Vancouver Island road trip: the Cowichan Bay perfumer
By Linda Barnard
Wild Coast Perfumery owner-perfumer Laurie Arbuthnot creates “scent memories” of British Columbia locations in her minimalist boutique in Cowichan Bay.
Arbuthnot may be working in her scent blending lab behind the counter when you walk in, creating the 11 fragrances she sells here, as well as bespoke scents for spas and shops.
Rows of dark glass bottles contain natural plant essences from all over the world. She works with plants she forages around the Island. There’s citrusy, slightly bitter Douglas fir and rich Western red cedar. Lichen, called oak moss in the perfume world, “puts me in mind of the end of the summer with the hot sun beating down and the grasses that are crispy and brown,” Arbuthnot says.
The bottles and glass distilling equipment make the shop feel like an Art Deco-era apothecary. The boutique’s black-and-white colours echo the perfume’s elegant, minimalist packaging.
As to be expected, the room smells delightful.
“I try to paint a picture with fragrance,” says Arbuthnot, who opened her shop in 2017. The all-natural perfumes have names like Whistler, Sunshine Coast, and Salt Spring Island and evoke West Coast experiences through native plants and botanicals.
With her Tofino fragrance she wanted to recreate her childhood anticipation of walking down the path to Long Beach on the Island’s wild west coast, so she blended gentle scents of wild rose and Western red cedar. “I’m remembering how it made me feel a certain way from being in a certain location,” she explains. Indeed, smells spark powerful memories, olfactory clutches of the heart with the whiff of a father’s aftershave or peonies in grandma’s garden.
Scent of romance
Or take the story of a legendary international romance that blossomed in Victoria.
I first heard the story of exiled Georgian Prince Nicholas Abkhazi and Peggy Pemberton-Carter and their magnificent West Coast garden from Arbuthnot as I sampled fragrances at Wild Coast Perfumery.
They two met in Paris in the 1920s and somehow found each other again in New York after both were imprisoned in internment camps during the Second World War. Pemberton-Carter had recently moved to Victoria and they married there in 1946. The prince and princess began to design and build a modernist home and spectacular garden in the residential Oak Bay neighbourhood.
Abkhazi Garden is a delightful place and one of Victoria’s hidden gems. The couple’s former home is now a tearoom where you can have an excellent afternoon tea or lunch overlooking their garden, along with a pot of Royal Abhkazi Black Tea, a custom blend from Victoria’s Silk Road tea.
Arbuthnot created Wild Coast Perfumery’s Abkhazi fragrance as a tribute to the couple in 2017 and has recently tweaked it by deepening the jasmine and amber notes.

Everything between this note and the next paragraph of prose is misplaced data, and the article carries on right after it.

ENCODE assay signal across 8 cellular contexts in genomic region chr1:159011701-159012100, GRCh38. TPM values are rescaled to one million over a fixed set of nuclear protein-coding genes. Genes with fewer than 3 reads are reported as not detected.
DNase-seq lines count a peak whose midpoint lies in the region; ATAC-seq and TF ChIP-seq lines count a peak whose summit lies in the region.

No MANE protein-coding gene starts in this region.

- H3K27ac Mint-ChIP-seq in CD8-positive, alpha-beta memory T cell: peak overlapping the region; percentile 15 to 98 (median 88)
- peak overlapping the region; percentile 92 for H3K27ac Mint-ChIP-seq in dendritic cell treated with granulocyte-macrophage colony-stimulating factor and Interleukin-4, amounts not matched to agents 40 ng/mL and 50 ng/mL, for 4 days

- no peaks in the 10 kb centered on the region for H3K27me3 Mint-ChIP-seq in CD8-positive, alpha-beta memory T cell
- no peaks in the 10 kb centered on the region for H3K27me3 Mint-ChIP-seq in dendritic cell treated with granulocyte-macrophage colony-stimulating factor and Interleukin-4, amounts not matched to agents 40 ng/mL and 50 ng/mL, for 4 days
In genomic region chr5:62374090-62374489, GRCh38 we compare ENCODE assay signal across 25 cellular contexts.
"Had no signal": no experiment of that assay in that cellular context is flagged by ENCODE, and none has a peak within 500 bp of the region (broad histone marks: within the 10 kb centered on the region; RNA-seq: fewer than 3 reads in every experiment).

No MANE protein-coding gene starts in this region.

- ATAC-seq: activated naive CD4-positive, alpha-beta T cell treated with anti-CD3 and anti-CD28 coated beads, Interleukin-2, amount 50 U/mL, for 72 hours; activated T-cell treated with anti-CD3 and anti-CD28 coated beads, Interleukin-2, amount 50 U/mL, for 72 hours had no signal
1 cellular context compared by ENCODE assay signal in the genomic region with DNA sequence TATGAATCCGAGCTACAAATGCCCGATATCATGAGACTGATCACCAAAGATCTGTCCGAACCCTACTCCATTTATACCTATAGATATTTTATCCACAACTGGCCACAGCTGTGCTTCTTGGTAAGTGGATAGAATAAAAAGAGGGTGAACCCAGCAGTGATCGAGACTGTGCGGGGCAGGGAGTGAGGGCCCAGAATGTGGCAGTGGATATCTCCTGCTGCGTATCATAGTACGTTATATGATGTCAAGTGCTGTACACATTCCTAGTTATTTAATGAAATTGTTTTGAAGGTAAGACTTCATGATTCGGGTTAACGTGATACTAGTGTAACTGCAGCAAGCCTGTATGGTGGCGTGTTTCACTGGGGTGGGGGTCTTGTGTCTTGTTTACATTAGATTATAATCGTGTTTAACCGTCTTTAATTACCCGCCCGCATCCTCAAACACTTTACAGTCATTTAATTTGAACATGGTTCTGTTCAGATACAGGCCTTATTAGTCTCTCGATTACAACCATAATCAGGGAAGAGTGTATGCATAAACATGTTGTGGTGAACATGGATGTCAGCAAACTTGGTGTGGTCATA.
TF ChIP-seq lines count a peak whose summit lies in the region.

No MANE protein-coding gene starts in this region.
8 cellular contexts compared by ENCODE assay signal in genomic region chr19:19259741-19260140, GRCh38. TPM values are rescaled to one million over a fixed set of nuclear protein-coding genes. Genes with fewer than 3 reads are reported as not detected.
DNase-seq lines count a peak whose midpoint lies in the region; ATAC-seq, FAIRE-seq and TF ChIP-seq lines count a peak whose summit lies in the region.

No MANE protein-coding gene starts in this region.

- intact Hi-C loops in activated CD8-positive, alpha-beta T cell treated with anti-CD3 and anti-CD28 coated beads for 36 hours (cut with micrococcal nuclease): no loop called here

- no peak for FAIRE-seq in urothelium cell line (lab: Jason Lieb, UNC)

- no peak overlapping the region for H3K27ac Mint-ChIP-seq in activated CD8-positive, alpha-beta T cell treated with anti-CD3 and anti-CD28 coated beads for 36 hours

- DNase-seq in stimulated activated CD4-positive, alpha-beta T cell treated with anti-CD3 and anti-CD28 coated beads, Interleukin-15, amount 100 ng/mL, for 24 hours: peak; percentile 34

“I owed it to the Abkhazi story (for it) to be absolutely gorgeous,” she says. “As I retold the story to customers, I saw how it stirred so much emotion. I felt I wanted the fragrance to do the same.”
My favourite of the Wild Coast fragrances is Carmanah, inspired by Vancouver Island’s lush Carmanah Valley rain forest. With notes of lemon verbena, lavender, oak moss, cedar and exotic oud, just one spritz and I’m standing among the towering hemlocks and firs on a forest trail; fragrant spruce tips and soft moss under my feet.
Cowichan Bay, a community of about 2,500 people, is less than an hour from Victoria and one of my favourite stops along Vancouver Island’s 290-km Pacific Marine Circle Route. The circuit loops from Victoria up the west side of the Island to Port Renfrew and back and can be done in a day, if you push. But a meandering, three-day tour is a much better plan, giving you plenty of time to stop and explore and explore old-growth forests, pristine beaches, wineries and small towns. There are great spots to eat, from wood-fired pizza in the woods at Stoked, to amazing coffee and pastry at Shirley Delicious and the freshest local seafood and produce at a variety of restaurants.
There’s a relaxed vibe in Cowichan Bay, named North America’s first Cittaslow-designated community in 2009. This offshoot of the Slow Food philosophy recognizes locations that value quality of life for locals and visitors, with an emphasis on preserving the land, local history and traditions, while promoting local craftsmanship.
Stroll along the harbour, filled with fishing boats, pleasure craft and colourful houseboats. You may even spot some seals. There are several retailers, including Beachology, which has summery linen and light cotton clothing. There are also a few places to eat along the boardwalk. Rock Cod Café has great halibut tacos and I’m a big fan of True Grain bakery’s artisanal breads, including chewy Red Fife sourdough, baguettes and whole-grain loaves studded with sunflower seeds.
Pick up a cinnamon-spiced carrot raisin pumpkin seed bar, sit on a bench overlooking the bay and check into that go-slow Cittislow vibe.
Wild Coast Perfumery has re-opened with limited hours. Check the website for updated information, as well as a list of retailers and online shopping options.